As employers are setting up 2018 payroll, the critical question has become, “How on earth are we supposed to tax premium payments and benefits under the New York Paid Family Leave (NYPFL) law?”
While New York has addressed some tax issues, so far there has been no official guidance from the IRS on federal tax issues. As a reminder, NYPFL coverage can be purchased from a New York insurer, self-funded by an employer with state approval or purchased through the New York State Insurance Fund (NYSIF).
There are several tax issues raised by the NYPFL law, including:
- Are employee premium payments withheld pre- or post-tax?
- Are employee premium payments subject to payroll taxes, such as FICA and FUTA?
- Are premium payments taxable if the employer pays on behalf of employees?
- Are benefits taxable to employees?
- How are tax payments or liabilities reported?
This post addresses these questions. Additionally, at the end of this post, the New York Paid Family Leave – Table of Federal Tax Withholding Obligations chart provides more detail. The New York State Department of Taxation and Finance has also issued guidance.
Are Employee Premium Payments Withheld Pre or Post Federal Income Tax?
Premium payments for NYPFL must be funded post-tax. NYPFL premium is not eligible for pre-tax treatment under a section 125 cafeteria plan because required contributions for NYPFL are treated as a New York state tax.
Are Employee Premium Payments Subject to Federal Payroll Taxes, Such as FICA and FUTA?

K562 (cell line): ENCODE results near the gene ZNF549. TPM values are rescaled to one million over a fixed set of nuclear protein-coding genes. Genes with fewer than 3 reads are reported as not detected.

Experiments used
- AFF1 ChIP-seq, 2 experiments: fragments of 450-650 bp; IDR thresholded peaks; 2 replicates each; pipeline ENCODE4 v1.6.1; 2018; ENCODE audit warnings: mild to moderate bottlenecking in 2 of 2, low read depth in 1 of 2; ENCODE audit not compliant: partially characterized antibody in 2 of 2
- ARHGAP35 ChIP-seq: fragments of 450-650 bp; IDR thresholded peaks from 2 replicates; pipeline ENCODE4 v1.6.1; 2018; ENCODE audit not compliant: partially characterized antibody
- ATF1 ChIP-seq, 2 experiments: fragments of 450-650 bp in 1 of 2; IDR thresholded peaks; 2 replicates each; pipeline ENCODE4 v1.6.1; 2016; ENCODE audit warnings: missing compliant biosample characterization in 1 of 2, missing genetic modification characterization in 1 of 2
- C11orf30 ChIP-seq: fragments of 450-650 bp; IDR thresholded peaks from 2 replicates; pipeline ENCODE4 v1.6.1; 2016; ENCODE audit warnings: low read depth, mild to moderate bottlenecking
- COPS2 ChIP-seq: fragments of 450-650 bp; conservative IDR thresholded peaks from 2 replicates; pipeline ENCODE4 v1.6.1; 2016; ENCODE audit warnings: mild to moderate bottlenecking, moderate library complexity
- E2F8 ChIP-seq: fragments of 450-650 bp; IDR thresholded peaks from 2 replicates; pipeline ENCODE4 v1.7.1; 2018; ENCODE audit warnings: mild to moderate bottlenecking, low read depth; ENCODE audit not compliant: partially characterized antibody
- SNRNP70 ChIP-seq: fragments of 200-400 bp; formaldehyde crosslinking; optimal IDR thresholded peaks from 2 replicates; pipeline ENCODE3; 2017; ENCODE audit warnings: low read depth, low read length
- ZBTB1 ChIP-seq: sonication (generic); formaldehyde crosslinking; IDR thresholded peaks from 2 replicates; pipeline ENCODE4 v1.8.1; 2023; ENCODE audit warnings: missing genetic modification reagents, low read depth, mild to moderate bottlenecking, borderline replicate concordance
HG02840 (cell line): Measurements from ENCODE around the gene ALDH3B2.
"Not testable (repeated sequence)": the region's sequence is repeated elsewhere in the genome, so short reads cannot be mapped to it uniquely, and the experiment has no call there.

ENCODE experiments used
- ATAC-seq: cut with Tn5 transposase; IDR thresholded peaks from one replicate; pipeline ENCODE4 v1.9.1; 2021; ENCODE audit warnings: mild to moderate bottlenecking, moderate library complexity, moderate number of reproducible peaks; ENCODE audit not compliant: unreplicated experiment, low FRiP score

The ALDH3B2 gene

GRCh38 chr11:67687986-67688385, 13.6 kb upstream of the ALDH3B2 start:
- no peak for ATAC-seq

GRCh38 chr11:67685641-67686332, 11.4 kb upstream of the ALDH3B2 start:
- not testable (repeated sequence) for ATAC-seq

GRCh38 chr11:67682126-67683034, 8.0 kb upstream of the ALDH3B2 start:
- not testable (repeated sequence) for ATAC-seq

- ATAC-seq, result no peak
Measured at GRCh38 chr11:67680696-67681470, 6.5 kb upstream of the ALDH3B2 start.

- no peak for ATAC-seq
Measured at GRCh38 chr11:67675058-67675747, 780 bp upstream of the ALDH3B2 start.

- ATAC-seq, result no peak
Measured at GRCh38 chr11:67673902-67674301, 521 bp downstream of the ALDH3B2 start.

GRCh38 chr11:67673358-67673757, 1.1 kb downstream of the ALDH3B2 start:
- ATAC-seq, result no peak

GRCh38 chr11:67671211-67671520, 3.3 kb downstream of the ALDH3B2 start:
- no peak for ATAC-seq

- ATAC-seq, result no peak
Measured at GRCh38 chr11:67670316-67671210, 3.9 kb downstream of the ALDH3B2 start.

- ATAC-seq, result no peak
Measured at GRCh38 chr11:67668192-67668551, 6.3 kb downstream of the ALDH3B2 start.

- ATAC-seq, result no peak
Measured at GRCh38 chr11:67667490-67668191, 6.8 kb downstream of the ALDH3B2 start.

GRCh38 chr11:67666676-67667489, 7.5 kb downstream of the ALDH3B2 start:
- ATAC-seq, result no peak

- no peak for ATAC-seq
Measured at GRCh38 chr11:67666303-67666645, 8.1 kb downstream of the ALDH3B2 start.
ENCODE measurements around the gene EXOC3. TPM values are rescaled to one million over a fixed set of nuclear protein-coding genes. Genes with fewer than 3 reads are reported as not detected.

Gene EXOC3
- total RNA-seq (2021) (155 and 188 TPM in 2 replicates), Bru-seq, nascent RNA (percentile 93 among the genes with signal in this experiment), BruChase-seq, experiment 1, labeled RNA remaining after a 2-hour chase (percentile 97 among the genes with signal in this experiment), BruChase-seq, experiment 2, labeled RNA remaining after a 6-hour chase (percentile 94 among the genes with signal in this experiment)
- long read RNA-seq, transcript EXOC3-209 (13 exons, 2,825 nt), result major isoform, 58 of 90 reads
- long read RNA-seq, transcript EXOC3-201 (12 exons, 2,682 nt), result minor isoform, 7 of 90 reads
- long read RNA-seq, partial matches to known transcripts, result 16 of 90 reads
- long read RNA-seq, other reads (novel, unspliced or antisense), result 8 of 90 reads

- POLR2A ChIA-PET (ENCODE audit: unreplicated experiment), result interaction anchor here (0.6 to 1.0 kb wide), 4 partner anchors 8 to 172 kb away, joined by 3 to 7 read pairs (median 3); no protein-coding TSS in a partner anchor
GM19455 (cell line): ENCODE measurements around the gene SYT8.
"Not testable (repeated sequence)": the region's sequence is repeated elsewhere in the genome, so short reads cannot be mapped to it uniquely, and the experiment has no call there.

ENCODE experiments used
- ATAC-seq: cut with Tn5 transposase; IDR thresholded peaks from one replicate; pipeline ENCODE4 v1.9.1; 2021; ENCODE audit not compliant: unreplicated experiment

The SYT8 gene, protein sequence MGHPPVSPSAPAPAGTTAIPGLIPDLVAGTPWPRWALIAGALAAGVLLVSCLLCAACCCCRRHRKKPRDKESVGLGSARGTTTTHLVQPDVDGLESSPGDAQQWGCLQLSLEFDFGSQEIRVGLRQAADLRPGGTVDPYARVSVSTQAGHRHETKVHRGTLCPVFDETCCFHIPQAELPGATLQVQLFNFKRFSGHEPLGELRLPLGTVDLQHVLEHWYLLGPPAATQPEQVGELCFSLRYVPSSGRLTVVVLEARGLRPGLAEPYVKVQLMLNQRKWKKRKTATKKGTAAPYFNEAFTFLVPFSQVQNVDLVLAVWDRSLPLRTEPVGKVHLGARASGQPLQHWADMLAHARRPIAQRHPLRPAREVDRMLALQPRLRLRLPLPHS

FICA, also known as the Social Security tax, requires employers and employees to each pay a 6.2 percent tax on wages up to the wage base of $128,400 in 2018. A 1.45 percent Medicare tax also applies with no wage cap.
NYPFL premium payments are not subject to favorable tax treatment and must be included in employee wages. These premium payments are not treated as premium for sick or disability benefits, or as any other nontaxable premium for that matter.
FUTA, the federal unemployment tax, is a 6 percent tax paid by employers on the first $7,000 of wages paid to an employee. As previously noted, NYPFL premium payments do not enjoy favorable tax treatment, so they must also be included in employee wages for this purpose.
Are Employer-Paid Premiums Taxable?
There is no direct guidance on this point relating to taxation of employer-paid NYPFL premium. There is also no specific tax law permitting the payment of such premium as a nontaxable, fringe benefit. Employee-paid NYPFL contributions are reportable as a state tax on the employee’s W-2 form, which may, in cases where deductions are itemized, be deductible by an employee on their federal tax return.
Lockton comment: Because the taxation of employer-paid NYPFL is unclear, it may be prudent for employers to impute income for NYPFL employer-paid premium and report the payment of such premium on behalf of the employee in Box 14 of the employee’s W-2 form.
Are Benefits Taxable to Employees?
In a nutshell, yes. In most cases, NYPFL benefits are subject to all taxes applicable to employee wages, but are treated as non-wage income. Benefits paid directly from an employer self-funding benefits or from a private insurance carrier are subject to several taxes:
- Federal income tax by the employee.
- FICA by both the employee and employer.
- FUTA by the employer.
However, benefits paid from the NYSIF are subject to payment of federal income tax by the employee but are exempt from payment of FICA and FUTA taxes by either the employee or employer.
How Are Tax Payments or Liabilities Reported?
Premium Contributions: Employers should report employee-paid NYPFL premium on the employee’s W-2 form using Box 14, identified as, “State disability insurance taxes withheld.” As mentioned previously, if the employer pays the premium contribution on behalf of its employees, it would be prudent to impute that income as wages and report the premium paid in Box 14 of the W-2 form. The employee may be able to deduct the premium paid as a state tax on their federal tax return.